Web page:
IRREGULAR appointments at Nsfas
Job posts and tenders have been disputed by the administrator of the financial aid body
Aconfidential report filed by the National Student Financial Aid Scheme (Nsfas) in Parliament has confirmed that irregular appointments have been made under the watch of administrator Dr Randall Carolissen. The report was submitted by Nsfas to the portfolio committee on higher education, science and technology after these allegations were made by the National Education, Health and Allied Workers’ Union (Nehawu).
This comes after a complaint filed by United Democratic Movement leader Bantu Holomisa to the office of Public Protector Busisiwe Mkhwebane in July relating to allegations of nepotism, racism and maladministration in Nsfas.
Committee chairperson Philly Mapulane told members during a meeting on Friday that Carolissen had allegedly asked for the report to be kept confidential because it contained details of the implicated persons.
The report had not been shared with committee members.
However, Mapulane overruled Carolissen’s confidentiality request, stating that there were no details in the report besides the names of those implicated. Those individuals, he said, would be given an opportunity to respond within seven days.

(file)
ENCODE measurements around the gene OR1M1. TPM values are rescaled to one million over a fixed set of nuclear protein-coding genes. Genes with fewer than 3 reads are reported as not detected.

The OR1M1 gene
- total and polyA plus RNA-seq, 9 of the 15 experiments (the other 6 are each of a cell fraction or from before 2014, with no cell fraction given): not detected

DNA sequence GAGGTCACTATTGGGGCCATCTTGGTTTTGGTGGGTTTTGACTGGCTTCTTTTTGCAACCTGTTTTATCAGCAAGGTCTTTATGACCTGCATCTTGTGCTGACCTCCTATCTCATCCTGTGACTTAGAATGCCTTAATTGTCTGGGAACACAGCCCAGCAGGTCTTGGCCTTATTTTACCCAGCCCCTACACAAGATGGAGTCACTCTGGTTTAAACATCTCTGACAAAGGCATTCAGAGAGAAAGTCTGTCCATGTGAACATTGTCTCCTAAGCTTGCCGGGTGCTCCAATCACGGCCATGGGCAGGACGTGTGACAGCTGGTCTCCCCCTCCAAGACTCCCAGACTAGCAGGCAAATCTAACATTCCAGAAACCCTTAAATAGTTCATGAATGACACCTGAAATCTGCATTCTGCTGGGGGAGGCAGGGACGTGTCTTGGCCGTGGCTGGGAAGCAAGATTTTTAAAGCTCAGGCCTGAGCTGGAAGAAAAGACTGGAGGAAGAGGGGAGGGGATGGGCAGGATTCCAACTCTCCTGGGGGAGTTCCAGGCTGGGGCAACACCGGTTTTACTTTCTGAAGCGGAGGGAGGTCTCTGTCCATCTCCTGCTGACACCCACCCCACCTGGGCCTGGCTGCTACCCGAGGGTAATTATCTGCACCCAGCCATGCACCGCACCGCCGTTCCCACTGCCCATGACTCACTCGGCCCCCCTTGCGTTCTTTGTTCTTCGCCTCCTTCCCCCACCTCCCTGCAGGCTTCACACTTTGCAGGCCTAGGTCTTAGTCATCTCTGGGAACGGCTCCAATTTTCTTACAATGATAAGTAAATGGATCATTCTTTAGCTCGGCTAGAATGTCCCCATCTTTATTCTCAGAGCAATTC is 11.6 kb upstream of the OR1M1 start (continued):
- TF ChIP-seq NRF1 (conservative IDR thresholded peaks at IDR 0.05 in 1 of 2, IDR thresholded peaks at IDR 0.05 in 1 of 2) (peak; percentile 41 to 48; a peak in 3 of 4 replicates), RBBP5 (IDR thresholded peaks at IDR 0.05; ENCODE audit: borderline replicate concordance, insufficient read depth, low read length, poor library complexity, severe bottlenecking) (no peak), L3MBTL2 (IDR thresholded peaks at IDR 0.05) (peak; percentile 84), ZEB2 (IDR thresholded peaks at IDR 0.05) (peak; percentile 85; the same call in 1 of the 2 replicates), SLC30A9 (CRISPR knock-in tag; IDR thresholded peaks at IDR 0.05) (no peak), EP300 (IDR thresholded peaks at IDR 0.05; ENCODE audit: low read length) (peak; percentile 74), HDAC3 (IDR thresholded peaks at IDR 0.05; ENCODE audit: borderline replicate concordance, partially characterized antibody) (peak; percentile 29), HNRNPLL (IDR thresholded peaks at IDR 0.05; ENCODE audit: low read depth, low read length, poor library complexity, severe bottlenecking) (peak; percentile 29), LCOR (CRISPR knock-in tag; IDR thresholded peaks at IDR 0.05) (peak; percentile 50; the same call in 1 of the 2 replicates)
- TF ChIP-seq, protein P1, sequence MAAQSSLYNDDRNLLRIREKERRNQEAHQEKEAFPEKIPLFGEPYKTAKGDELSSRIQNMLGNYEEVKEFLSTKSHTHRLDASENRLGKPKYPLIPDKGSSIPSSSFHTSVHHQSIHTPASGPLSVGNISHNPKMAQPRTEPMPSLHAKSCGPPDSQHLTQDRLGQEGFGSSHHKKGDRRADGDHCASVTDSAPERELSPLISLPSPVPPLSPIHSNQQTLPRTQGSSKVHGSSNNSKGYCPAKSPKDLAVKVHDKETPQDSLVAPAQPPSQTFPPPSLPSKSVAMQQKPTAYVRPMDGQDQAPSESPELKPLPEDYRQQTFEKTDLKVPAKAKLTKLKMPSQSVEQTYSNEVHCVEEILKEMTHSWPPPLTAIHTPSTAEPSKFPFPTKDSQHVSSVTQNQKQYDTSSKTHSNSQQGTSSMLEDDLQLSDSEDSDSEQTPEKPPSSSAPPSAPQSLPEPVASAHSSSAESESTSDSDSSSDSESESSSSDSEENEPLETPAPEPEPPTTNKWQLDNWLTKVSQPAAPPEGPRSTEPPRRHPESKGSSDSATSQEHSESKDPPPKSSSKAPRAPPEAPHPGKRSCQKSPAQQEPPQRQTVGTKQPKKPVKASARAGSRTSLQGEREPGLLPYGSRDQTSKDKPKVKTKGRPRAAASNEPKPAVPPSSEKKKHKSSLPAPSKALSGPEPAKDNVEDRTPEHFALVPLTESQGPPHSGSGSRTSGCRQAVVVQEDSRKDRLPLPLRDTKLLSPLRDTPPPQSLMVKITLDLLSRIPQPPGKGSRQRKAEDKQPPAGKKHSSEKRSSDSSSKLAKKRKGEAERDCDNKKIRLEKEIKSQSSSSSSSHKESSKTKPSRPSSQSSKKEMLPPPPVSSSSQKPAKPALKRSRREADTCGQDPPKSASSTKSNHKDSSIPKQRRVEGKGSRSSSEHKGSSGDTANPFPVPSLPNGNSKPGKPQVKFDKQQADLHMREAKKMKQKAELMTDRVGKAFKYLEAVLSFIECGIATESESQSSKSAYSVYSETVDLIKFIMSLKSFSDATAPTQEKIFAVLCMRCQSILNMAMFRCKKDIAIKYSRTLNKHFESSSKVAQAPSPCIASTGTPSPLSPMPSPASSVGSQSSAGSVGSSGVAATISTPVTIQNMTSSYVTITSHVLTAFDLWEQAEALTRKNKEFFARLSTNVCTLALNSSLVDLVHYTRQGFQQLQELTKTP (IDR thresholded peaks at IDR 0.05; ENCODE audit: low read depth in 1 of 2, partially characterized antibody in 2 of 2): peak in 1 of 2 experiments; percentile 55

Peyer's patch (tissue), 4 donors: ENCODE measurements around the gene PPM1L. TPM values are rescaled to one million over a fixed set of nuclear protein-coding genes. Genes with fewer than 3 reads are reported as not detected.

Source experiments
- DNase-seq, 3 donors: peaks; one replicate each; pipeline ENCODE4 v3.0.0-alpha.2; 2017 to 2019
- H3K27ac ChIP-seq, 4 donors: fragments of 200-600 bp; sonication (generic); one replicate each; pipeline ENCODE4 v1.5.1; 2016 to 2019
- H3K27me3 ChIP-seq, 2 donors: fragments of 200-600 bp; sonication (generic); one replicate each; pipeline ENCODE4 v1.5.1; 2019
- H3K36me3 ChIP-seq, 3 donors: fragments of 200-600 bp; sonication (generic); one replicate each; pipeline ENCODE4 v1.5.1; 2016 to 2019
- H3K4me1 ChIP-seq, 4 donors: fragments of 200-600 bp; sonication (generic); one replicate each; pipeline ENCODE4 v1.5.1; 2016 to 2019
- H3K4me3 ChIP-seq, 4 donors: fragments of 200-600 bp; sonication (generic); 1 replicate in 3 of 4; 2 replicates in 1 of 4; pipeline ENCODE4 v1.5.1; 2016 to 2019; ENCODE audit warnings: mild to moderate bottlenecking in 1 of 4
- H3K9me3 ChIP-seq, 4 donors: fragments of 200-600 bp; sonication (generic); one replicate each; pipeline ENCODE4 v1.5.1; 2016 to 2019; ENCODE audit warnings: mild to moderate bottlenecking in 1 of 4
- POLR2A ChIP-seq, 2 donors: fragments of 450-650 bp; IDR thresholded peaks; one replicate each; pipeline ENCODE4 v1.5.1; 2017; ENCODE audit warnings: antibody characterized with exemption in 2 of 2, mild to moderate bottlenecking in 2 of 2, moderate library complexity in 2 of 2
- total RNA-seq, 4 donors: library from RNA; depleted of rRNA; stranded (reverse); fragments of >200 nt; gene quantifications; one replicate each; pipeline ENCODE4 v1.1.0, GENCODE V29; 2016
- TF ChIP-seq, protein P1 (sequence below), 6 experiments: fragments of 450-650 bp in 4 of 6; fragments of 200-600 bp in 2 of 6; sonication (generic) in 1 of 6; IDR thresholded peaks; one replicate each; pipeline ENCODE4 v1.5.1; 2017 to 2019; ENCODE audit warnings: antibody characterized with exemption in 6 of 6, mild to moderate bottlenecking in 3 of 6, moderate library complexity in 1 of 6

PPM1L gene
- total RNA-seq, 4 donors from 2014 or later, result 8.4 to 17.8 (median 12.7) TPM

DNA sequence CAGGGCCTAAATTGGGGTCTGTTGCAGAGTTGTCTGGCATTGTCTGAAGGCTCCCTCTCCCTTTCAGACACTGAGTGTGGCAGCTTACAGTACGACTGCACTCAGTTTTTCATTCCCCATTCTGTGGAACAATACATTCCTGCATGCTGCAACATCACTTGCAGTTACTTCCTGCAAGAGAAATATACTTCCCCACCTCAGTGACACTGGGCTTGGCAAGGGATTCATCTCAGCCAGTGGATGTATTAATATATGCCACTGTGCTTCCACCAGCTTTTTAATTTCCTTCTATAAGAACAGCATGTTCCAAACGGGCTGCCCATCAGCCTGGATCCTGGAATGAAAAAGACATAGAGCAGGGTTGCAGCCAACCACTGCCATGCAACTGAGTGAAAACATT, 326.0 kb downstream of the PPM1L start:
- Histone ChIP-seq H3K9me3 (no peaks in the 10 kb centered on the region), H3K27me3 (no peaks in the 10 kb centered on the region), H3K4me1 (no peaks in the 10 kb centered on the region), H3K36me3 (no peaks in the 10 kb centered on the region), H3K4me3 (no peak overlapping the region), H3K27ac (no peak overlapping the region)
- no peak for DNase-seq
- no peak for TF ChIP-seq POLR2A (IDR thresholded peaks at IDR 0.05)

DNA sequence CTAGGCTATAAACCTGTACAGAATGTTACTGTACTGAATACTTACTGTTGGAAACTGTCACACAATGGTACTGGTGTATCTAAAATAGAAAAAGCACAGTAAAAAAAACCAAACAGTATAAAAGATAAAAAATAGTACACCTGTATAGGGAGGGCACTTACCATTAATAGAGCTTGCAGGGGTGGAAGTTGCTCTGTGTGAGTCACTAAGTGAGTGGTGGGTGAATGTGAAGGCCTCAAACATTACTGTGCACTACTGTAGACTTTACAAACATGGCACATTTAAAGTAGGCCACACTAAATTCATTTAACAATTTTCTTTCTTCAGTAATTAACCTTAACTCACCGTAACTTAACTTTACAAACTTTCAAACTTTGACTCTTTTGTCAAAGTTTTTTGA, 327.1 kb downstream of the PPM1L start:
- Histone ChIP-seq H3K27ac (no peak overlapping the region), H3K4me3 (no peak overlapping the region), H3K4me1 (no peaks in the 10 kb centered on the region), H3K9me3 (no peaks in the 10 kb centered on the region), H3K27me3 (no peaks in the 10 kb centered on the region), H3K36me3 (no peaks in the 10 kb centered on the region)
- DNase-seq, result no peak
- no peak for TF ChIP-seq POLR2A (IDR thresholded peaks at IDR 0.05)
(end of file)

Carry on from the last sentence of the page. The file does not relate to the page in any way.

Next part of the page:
He then referred to three examples of appointments that Nsfas had acknowledged were irregular.
An exchange ensued as Carolissen attempted to deny that the appointments were irregular on the basis that the managers involved had been reprimanded.
“Since the names of the individuals have been mentioned, I want to retract my confidentiality on that particular issue,” said Carolissen.
“In the examples you’ve quoted of when an irregular appointment was made by a manager, a subsequent corrective action has been taken.
“[The appointment can therefore not be viewed] as irregular because the board have satisfied themselves that the necessary action was taken and the manager was reprimanded.
‘That happens on a daily basis in any organisation – certainly in any organisations I’ve worked in. If such transgressions happened, they were dealt with, so they can’t continue to be [listed] as irregular,” said Carolissen. However, Mapulane was unfazed and pointed out that the report had been compiled by Nsfas itself.
“I don’t want us to deny things that are the response of Nsfas. Nsfas acknowledges that these [appointments] are irregular. That’s not my formulation – it’s Nsfas’ formulation. But now I hear you saying, ‘No, no, they’re not irregular’, when there’s acknowledgement in the document that they are indeed irregular,” said Mapulane.
Carolissen then said he did not want to seem evasive. “If we [Nsfas] say it was irregular, then I’ll stand by our report. I’m just trying to explain actions we took. I stand corrected if it appears as if I’m trying to play with words. I’ll have a look at this report one more time and also provide you with further details,” he said.